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Posts Tagged ‘Anna Skellern’

Though I’ve seen most of Pedro Almodovar’s later films, I haven’t seen the one on which this musical is based, so I came to it cold. Sadly, I left it a bit cold too.

The story revolves around serial lover Ivan, his most recent Pepa, his ex Lucia and his new flame Paulina. Lucia is still pursuing him through the courts almost twenty years on and Paulina is her lawyer. Pepa is obtaining advice from Paulina for her neurotic model friend Candella who has come under the spell of terrorist Malik. Ivan & Lucia’s son Carlos is engaged to Marisa but takes a shine to Candella (like father, like son). It’s a quirky black comedy.

Most of David Yazbek’s songs have a Spanish flavour. They’re OK, but the score isn’t really good enough for a full-blown West End show. The narrative moves along apace and there are a fair few laughs, but it doesn’t fizz and sparkle. The biggest question for me is what is the point of a musical adaptation in the first place? It doesn’t seem to add or illuminate anything. It all seemed to be a bit flat and even though its in previews and beset by cast illness, it’s hard to see what could be done to breathe life into it. It flopped on Broadway four years ago, so what made them think they could turn that around here?

Both Tamsin Greig (Pepa) and Willemjin Verkaik (Paulina) were ill on the night I went, but their covers, Rebecca McKinnis and Holly James respectively, acquitted themselves well, so I don’t think that contributed to my disappointment. I was impressed most by Anna Skellern as Candella and Ricardo Afonso as Taxi Driver, a sort of narrator, and I liked Haydn Gwynne as Lucia. Michael Matus, a fine musical performer, is wasted in his small roles. Anthony Ward’s day glo two-tier set is fun and facilities speedy changes of location.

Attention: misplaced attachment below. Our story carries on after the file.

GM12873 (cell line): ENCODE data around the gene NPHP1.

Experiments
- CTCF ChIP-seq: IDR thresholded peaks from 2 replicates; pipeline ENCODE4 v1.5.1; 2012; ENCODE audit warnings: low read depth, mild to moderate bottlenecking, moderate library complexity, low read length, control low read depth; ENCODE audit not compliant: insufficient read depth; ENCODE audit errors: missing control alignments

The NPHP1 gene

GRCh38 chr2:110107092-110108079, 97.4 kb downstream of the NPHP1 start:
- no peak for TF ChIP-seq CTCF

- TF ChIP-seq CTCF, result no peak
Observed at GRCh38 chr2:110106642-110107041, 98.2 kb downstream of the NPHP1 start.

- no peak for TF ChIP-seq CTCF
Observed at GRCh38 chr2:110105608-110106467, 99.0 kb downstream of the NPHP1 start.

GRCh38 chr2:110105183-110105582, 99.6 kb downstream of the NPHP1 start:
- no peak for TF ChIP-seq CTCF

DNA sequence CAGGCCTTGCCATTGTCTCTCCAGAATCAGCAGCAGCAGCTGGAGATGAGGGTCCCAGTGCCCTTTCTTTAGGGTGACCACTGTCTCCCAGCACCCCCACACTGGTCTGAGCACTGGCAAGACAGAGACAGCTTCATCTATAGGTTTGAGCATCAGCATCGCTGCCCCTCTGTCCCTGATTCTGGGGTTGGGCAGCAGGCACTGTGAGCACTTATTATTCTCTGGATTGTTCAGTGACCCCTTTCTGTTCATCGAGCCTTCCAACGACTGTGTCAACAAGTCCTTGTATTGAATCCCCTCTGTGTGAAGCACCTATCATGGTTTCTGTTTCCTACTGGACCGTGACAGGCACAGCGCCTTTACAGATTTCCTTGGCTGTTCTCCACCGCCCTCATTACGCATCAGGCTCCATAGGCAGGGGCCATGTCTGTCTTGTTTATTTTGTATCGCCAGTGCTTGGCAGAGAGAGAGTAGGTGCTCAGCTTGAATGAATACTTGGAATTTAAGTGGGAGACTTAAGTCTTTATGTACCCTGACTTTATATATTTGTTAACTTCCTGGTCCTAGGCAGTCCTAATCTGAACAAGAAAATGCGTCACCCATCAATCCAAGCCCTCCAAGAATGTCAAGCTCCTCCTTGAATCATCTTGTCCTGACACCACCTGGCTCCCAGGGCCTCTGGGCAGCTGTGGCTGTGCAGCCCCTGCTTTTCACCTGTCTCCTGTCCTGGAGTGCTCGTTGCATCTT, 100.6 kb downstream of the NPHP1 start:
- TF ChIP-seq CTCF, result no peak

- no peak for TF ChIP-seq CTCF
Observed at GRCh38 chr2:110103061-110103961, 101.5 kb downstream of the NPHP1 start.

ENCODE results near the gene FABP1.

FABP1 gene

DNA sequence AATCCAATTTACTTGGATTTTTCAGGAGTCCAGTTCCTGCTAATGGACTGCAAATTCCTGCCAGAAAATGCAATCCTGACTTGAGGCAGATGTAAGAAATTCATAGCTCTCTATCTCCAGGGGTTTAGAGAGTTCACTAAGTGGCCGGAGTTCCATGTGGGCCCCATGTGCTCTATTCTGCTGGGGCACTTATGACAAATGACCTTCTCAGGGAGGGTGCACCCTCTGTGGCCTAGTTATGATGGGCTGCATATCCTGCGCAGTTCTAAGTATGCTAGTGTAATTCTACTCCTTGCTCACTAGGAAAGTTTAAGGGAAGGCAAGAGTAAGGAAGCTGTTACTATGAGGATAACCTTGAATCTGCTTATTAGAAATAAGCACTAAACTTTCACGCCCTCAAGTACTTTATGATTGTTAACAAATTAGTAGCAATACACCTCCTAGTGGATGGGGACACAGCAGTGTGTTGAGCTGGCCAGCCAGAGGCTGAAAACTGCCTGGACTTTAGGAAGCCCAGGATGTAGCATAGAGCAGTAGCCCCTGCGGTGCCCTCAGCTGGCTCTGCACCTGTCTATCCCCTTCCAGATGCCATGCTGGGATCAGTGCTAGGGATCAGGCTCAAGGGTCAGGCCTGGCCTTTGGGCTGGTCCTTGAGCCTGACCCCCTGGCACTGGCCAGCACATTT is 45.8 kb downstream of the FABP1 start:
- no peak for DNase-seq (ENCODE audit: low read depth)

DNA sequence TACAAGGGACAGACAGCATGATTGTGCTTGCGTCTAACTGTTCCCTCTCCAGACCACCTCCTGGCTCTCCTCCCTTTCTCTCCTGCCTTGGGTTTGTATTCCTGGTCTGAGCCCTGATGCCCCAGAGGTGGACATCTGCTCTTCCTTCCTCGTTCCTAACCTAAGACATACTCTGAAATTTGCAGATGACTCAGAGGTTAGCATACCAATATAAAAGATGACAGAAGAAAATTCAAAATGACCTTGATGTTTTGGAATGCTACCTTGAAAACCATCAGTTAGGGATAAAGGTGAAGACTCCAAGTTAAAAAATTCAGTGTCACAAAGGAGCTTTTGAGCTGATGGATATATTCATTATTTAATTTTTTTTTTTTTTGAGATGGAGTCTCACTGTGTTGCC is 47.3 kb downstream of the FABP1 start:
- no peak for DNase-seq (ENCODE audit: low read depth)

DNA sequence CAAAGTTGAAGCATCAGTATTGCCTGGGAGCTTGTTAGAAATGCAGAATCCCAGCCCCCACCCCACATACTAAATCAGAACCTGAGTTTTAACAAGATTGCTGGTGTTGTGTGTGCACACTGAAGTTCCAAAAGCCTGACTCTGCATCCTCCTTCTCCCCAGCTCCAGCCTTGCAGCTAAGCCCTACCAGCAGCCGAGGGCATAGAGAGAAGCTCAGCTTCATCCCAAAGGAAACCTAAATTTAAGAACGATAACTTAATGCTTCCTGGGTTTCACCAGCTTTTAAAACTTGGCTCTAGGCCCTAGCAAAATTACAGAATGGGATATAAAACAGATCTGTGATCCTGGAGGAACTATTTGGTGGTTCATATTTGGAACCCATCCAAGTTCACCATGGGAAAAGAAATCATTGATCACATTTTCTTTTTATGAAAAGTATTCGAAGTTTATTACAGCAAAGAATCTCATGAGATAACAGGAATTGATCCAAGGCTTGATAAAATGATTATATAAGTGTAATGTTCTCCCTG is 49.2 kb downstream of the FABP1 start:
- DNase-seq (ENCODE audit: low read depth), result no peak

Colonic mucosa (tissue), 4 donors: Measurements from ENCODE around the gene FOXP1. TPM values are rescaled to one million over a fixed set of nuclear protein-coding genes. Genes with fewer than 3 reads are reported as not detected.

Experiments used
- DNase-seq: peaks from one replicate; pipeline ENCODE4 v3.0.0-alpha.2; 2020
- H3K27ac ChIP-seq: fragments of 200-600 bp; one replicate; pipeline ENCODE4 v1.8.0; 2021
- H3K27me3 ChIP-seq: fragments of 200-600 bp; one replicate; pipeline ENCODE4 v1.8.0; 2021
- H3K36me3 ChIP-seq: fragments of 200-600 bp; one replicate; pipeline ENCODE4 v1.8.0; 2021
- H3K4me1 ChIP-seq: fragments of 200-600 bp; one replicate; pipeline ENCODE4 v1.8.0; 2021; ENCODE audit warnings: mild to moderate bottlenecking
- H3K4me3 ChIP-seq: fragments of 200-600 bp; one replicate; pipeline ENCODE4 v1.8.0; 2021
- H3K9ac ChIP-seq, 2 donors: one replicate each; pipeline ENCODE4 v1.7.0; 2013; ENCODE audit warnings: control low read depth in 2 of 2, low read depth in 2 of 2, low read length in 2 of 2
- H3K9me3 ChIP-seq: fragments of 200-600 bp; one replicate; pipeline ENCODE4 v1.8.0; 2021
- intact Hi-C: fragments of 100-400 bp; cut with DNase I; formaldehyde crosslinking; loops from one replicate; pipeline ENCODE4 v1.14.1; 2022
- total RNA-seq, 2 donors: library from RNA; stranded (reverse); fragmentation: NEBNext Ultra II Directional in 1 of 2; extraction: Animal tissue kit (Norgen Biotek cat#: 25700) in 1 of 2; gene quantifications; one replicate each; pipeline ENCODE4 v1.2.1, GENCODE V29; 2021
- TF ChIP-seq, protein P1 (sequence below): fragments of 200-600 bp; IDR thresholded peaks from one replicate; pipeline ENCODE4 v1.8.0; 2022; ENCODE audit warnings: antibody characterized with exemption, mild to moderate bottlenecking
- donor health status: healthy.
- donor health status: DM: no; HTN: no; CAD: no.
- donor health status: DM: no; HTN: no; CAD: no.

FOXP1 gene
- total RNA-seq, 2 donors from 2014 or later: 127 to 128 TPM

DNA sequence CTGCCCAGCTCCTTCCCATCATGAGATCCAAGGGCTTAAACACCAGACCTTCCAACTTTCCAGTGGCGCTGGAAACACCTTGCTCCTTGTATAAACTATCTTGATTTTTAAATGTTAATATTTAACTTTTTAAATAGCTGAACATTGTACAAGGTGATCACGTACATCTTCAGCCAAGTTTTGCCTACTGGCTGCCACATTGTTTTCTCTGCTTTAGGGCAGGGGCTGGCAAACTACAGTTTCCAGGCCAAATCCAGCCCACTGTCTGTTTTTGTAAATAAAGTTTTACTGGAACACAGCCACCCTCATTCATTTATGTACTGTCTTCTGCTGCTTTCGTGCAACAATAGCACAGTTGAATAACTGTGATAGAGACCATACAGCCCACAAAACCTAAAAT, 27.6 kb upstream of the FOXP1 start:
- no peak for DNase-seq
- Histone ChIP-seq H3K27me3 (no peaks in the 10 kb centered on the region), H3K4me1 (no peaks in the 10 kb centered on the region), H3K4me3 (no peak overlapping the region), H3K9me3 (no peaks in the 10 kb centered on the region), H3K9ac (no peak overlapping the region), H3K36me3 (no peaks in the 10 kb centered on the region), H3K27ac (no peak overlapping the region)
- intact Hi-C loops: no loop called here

I didn’t dislike it, I wasn’t bored by it, but it didn’t capture my imagination and I left feeling indifferent I’m afraid.

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This is a stage adaptation of an autobiographical book, published posthumously, by an Australian man who died of AIDS. Seeing it now, 15 years after the final events it portrays adds a historical perspective to a very personal story.

It’s a a love story which has two very different halves – the first a very funny and rather charming tale of a 15-year relationship from teens to late 20’s and the second the very sad and deeply moving story of the final years until one died of AIDS eight years later.

You can tell that Matt Zeremes as Tim and Guy Edmonds as John have played these roles on-and-off for four years because they seem to inhabit their characters and have real chemistry between them. Four other actors (Kath & Kim’s Jane Turner, musicals man Simon Burke, Oliver Farnsworth and Anna Skellern) play all of the other roles – up to 15 each – with huge versatility and brio. Jane Turner, in particular, can change characters of different sex and age with just a quick wig change! David Berthold’s fast paced staging allows them to cover much ground whilst still developing the characters and without trivialising the story.

Though I haven’t read Timothy Conigrave’s book, he was clearly very frank and seems to have been rather hard on himself. Tommy Murphy’s play tells a very moving, sad and timeless love story with much humour and little sentimentality and still manages to look back to this extraordinary period in social history objectively.

You’ll laugh out loud at the outrageous and often rude frankness, but you’ll probably shed a tear in the end. I found it a very rewarding evening in the theatre.

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